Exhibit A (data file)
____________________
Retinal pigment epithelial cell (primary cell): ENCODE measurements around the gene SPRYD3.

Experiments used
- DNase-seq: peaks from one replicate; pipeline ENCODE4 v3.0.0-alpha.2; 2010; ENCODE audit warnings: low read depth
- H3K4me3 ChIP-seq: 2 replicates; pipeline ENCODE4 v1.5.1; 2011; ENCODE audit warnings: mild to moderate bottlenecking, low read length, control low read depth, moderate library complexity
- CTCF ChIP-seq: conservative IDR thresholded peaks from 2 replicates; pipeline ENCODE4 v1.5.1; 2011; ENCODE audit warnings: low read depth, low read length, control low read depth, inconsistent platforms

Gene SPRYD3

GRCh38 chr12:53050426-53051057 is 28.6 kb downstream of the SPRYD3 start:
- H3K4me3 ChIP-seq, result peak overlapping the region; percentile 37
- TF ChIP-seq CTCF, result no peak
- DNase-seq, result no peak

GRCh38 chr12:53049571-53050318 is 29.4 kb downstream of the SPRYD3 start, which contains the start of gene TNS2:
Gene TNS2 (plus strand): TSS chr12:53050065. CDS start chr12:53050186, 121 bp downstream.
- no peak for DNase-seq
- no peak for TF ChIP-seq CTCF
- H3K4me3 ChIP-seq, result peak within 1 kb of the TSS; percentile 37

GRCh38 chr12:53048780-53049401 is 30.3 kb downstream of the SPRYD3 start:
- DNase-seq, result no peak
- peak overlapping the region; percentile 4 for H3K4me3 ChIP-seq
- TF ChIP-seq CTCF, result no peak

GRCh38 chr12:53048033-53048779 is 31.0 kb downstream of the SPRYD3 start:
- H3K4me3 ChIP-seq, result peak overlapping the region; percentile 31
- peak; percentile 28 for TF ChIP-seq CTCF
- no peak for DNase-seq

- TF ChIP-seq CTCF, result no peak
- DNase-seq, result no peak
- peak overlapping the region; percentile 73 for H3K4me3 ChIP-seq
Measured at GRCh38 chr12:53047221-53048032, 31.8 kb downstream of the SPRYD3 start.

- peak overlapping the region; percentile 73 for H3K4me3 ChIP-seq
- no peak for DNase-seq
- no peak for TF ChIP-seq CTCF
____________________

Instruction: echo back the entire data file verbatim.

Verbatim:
Retinal pigment epithelial cell (primary cell): ENCODE measurements around the gene SPRYD3.

Experiments used
- DNase-seq: peaks from one replicate; pipeline ENCODE4 v3.0.0-alpha.2; 2010; ENCODE audit warnings: low read depth
- H3K4me3 ChIP-seq: 2 replicates; pipeline ENCODE4 v1.5.1; 2011; ENCODE audit warnings: mild to moderate bottlenecking, low read length, control low read depth, moderate library complexity
- CTCF ChIP-seq: conservative IDR thresholded peaks from 2 replicates; pipeline ENCODE4 v1.5.1; 2011; ENCODE audit warnings: low read depth, low read length, control low read depth, inconsistent platforms

Gene SPRYD3

GRCh38 chr12:53050426-53051057 is 28.6 kb downstream of the SPRYD3 start:
- H3K4me3 ChIP-seq, result peak overlapping the region; percentile 37
- TF ChIP-seq CTCF, result no peak
- DNase-seq, result no peak

GRCh38 chr12:53049571-53050318 is 29.4 kb downstream of the SPRYD3 start, which contains the start of gene TNS2:
Gene TNS2 (plus strand): TSS chr12:53050065. CDS start chr12:53050186, 121 bp downstream.
- no peak for DNase-seq
- no peak for TF ChIP-seq CTCF
- H3K4me3 ChIP-seq, result peak within 1 kb of the TSS; percentile 37

GRCh38 chr12:53048780-53049401 is 30.3 kb downstream of the SPRYD3 start:
- DNase-seq, result no peak
- peak overlapping the region; percentile 4 for H3K4me3 ChIP-seq
- TF ChIP-seq CTCF, result no peak

GRCh38 chr12:53048033-53048779 is 31.0 kb downstream of the SPRYD3 start:
- H3K4me3 ChIP-seq, result peak overlapping the region; percentile 31
- peak; percentile 28 for TF ChIP-seq CTCF
- no peak for DNase-seq

- TF ChIP-seq CTCF, result no peak
- DNase-seq, result no peak
- peak overlapping the region; percentile 73 for H3K4me3 ChIP-seq
Measured at GRCh38 chr12:53047221-53048032, 31.8 kb downstream of the SPRYD3 start.

- peak overlapping the region; percentile 73 for H3K4me3 ChIP-seq
- no peak for DNase-seq
- no peak for TF ChIP-seq CTCF